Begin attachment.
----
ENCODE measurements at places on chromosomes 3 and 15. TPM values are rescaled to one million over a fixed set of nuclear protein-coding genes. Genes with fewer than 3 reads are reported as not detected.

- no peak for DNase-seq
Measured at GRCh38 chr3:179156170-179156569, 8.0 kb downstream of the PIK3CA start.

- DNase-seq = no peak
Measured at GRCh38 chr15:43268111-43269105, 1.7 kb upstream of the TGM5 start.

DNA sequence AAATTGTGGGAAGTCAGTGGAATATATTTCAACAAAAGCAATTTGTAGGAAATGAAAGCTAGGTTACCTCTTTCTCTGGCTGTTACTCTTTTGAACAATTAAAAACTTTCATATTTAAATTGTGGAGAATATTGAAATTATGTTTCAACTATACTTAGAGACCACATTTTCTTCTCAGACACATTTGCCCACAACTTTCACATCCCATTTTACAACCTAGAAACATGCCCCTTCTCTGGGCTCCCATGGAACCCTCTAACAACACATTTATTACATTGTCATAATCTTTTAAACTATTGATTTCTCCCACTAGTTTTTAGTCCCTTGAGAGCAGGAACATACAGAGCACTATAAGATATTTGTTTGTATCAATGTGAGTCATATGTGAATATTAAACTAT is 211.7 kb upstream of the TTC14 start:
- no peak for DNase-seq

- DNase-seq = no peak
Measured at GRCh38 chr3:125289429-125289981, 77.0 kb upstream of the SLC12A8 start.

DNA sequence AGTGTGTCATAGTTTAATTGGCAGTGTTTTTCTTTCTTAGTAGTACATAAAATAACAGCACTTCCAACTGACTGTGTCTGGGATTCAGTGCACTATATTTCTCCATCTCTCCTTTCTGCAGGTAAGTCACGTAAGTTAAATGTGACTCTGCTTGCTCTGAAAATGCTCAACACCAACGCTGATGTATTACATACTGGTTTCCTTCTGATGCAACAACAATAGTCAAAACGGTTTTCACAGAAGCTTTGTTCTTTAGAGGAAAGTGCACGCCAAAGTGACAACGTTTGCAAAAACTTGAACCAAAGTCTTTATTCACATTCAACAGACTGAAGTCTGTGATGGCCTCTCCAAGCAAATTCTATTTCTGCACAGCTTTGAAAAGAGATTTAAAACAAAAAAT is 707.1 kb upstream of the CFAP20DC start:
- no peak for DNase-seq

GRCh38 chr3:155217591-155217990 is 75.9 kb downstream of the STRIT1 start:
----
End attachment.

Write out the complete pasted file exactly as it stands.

ENCODE measurements at places on chromosomes 3 and 15. TPM values are rescaled to one million over a fixed set of nuclear protein-coding genes. Genes with fewer than 3 reads are reported as not detected.

- no peak for DNase-seq
Measured at GRCh38 chr3:179156170-179156569, 8.0 kb downstream of the PIK3CA start.

- DNase-seq = no peak
Measured at GRCh38 chr15:43268111-43269105, 1.7 kb upstream of the TGM5 start.

DNA sequence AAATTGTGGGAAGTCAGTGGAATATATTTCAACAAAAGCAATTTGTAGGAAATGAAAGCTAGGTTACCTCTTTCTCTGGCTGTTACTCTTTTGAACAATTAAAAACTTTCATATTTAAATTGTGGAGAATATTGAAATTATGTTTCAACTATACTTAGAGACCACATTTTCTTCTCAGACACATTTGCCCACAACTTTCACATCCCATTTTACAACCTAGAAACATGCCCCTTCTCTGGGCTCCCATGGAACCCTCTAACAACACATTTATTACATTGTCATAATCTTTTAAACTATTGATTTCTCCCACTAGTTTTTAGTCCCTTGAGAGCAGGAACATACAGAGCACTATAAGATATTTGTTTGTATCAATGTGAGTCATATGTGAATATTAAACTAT is 211.7 kb upstream of the TTC14 start:
- no peak for DNase-seq

- DNase-seq = no peak
Measured at GRCh38 chr3:125289429-125289981, 77.0 kb upstream of the SLC12A8 start.

DNA sequence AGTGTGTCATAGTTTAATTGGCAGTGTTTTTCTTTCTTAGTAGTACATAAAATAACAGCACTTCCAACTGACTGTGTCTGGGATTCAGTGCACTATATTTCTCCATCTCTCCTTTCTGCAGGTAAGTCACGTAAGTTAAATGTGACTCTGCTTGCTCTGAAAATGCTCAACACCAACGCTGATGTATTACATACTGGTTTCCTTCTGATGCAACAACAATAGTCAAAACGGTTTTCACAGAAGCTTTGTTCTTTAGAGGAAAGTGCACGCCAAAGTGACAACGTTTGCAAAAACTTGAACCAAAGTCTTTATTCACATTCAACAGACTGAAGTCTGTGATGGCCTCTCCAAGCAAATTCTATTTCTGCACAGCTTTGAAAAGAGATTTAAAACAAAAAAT is 707.1 kb upstream of the CFAP20DC start:
- no peak for DNase-seq

GRCh38 chr3:155217591-155217990 is 75.9 kb downstream of the STRIT1 start: